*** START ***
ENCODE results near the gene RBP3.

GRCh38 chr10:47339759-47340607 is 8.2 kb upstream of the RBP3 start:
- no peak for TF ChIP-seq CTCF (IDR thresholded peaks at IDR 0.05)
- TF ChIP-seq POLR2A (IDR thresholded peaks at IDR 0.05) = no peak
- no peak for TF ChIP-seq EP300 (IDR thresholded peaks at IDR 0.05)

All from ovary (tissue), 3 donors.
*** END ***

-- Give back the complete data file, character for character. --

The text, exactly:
ENCODE results near the gene RBP3.

GRCh38 chr10:47339759-47340607 is 8.2 kb upstream of the RBP3 start:
- no peak for TF ChIP-seq CTCF (IDR thresholded peaks at IDR 0.05)
- TF ChIP-seq POLR2A (IDR thresholded peaks at IDR 0.05) = no peak
- no peak for TF ChIP-seq EP300 (IDR thresholded peaks at IDR 0.05)

All from ovary (tissue), 3 donors.